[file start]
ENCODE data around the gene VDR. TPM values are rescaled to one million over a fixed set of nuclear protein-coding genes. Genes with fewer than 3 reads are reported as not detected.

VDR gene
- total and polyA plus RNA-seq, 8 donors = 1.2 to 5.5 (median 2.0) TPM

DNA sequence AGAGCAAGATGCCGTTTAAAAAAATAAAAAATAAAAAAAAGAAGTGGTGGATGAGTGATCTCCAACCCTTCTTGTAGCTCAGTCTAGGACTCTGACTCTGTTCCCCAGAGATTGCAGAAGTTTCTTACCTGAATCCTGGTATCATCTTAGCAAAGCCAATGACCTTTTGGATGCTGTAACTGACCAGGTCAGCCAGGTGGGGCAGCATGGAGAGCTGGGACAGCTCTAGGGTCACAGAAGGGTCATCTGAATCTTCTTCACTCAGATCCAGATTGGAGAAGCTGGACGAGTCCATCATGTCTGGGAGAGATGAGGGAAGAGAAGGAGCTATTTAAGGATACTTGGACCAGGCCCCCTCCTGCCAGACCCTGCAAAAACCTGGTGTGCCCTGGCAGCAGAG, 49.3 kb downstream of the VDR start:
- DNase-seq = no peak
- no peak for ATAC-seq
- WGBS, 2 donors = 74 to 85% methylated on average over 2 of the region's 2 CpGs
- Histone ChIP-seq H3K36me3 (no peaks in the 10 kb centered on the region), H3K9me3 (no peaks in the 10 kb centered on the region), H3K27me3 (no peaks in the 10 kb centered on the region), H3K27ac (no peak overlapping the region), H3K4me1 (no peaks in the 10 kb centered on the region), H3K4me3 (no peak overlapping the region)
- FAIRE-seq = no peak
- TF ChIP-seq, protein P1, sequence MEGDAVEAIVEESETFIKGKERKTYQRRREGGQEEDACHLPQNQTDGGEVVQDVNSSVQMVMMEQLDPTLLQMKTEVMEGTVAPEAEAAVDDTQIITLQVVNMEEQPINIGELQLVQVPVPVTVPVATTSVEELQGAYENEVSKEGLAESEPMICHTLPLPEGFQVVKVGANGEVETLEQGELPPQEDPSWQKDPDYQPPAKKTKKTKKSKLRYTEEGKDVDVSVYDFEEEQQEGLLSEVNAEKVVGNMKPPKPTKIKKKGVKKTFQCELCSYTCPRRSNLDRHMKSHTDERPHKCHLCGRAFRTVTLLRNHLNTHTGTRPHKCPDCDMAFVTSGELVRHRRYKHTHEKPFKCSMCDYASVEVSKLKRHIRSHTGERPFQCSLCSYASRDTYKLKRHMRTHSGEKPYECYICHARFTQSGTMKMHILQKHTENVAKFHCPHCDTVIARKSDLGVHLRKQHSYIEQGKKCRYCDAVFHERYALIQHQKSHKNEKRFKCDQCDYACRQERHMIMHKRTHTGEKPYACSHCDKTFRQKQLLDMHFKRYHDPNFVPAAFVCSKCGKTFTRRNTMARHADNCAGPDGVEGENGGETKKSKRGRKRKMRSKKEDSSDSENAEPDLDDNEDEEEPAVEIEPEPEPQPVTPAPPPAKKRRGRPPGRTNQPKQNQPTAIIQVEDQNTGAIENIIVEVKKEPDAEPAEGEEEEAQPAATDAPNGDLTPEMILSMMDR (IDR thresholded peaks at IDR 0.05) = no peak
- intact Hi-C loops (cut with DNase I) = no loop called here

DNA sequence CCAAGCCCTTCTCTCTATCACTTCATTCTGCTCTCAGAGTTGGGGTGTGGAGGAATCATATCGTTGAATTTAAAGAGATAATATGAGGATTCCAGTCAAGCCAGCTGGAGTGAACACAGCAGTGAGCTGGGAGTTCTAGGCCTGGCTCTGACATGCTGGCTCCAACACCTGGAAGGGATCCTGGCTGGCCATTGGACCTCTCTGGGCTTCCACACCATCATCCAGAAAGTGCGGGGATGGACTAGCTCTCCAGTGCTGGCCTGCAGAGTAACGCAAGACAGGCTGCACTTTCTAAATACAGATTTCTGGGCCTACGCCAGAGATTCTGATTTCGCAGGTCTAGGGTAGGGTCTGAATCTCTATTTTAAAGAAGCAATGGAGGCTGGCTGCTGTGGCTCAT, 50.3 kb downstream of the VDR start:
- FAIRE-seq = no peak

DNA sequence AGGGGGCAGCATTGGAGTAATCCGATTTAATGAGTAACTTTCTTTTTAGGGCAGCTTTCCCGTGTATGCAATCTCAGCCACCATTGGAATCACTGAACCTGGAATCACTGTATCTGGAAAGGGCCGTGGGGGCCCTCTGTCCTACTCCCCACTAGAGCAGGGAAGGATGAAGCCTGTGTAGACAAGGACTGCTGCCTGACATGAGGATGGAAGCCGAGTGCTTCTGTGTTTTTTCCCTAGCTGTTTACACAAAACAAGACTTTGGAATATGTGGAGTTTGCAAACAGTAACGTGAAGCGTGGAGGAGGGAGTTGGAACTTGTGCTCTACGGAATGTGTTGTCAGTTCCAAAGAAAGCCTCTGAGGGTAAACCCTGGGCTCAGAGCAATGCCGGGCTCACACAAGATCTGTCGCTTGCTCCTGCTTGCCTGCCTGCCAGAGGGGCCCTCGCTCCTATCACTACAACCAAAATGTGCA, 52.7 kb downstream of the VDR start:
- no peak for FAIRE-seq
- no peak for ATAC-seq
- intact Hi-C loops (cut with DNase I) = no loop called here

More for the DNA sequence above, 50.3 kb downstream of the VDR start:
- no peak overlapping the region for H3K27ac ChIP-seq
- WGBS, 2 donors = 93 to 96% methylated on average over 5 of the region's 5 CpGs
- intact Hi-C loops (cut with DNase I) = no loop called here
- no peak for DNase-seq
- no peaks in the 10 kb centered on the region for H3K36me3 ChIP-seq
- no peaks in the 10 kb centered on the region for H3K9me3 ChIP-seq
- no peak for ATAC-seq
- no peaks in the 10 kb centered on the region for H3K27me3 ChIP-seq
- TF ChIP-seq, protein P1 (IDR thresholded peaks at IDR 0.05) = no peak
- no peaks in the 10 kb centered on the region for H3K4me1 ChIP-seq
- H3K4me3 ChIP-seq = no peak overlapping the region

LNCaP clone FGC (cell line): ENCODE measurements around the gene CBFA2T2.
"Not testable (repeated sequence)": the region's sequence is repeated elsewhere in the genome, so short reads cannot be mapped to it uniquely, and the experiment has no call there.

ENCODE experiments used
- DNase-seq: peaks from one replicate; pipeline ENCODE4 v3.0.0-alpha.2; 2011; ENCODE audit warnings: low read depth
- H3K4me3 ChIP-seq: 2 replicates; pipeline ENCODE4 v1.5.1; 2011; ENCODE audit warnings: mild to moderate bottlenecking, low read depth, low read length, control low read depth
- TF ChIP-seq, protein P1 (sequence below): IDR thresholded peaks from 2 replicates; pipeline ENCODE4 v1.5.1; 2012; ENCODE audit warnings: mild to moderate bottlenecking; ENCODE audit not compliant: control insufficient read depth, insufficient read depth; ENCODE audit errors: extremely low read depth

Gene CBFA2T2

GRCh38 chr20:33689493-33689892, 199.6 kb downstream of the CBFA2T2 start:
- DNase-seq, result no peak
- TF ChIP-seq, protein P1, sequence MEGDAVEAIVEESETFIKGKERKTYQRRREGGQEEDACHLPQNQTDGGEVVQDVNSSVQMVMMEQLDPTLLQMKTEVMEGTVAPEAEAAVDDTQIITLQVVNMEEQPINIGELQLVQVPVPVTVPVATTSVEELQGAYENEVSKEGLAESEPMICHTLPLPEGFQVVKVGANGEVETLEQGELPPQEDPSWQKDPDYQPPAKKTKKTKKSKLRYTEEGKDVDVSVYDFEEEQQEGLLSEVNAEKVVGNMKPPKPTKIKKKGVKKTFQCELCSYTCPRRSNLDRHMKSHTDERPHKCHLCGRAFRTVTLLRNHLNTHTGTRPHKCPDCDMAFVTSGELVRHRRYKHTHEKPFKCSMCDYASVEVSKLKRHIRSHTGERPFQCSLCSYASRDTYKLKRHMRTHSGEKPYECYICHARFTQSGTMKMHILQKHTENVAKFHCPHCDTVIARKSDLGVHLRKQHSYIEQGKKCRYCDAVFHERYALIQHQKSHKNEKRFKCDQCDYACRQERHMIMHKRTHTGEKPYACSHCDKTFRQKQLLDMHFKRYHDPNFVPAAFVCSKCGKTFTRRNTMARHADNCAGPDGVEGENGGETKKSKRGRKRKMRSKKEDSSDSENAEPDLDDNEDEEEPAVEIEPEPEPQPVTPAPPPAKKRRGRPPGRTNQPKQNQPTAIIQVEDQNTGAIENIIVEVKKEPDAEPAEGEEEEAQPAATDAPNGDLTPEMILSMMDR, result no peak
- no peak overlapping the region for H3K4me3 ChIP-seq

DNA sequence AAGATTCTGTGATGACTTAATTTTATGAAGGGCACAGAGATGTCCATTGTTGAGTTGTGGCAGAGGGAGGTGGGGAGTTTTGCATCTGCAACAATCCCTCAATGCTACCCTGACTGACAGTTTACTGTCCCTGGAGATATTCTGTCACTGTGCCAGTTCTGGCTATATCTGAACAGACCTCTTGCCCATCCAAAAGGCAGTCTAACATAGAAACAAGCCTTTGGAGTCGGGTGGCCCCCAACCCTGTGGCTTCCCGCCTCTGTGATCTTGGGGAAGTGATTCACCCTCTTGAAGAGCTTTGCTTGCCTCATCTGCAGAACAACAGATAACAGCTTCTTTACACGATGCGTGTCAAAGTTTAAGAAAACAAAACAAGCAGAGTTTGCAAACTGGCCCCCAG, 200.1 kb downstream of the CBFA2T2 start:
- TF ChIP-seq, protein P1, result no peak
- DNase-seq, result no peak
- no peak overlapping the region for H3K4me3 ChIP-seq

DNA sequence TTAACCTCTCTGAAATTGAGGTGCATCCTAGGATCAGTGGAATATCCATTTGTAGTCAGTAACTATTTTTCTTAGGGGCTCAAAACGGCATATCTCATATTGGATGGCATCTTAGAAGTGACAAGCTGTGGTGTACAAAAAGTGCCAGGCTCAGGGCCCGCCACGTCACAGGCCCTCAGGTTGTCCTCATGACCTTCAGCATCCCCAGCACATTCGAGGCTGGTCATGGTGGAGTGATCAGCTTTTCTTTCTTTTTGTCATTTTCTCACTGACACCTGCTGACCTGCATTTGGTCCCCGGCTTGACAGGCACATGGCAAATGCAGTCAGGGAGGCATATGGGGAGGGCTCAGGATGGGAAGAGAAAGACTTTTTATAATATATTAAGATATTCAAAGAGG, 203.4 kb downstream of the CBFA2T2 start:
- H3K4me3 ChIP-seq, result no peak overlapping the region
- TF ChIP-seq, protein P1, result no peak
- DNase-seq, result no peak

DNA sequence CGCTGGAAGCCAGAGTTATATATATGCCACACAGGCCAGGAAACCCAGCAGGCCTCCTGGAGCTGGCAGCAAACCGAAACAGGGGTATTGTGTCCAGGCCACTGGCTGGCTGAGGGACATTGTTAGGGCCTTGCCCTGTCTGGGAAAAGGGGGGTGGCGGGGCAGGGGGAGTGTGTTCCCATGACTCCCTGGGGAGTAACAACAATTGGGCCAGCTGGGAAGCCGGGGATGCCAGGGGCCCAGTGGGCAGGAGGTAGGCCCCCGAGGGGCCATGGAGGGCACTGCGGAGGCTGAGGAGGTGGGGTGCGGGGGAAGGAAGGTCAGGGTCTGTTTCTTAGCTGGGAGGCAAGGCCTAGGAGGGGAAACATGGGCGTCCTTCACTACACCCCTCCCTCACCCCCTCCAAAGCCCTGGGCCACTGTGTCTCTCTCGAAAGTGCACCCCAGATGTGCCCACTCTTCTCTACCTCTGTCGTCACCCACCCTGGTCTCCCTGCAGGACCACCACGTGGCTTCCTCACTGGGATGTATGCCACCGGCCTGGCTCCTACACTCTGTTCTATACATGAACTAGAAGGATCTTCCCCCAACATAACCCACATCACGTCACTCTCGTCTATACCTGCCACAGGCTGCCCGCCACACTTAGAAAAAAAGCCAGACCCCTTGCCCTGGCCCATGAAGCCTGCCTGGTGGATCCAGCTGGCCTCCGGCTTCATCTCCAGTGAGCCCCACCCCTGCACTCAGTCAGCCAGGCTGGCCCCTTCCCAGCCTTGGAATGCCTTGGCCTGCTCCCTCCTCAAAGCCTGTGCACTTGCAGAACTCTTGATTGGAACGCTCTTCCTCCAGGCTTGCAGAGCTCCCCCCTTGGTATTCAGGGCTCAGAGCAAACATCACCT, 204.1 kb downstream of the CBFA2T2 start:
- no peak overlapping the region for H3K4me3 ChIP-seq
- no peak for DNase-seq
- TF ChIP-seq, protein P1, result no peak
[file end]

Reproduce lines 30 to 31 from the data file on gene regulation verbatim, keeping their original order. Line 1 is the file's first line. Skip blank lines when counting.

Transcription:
LNCaP clone FGC (cell line): ENCODE measurements around the gene CBFA2T2.
"Not testable (repeated sequence)": the region's sequence is repeated elsewhere in the genome, so short reads cannot be mapped to it uniquely, and the experiment has no call there.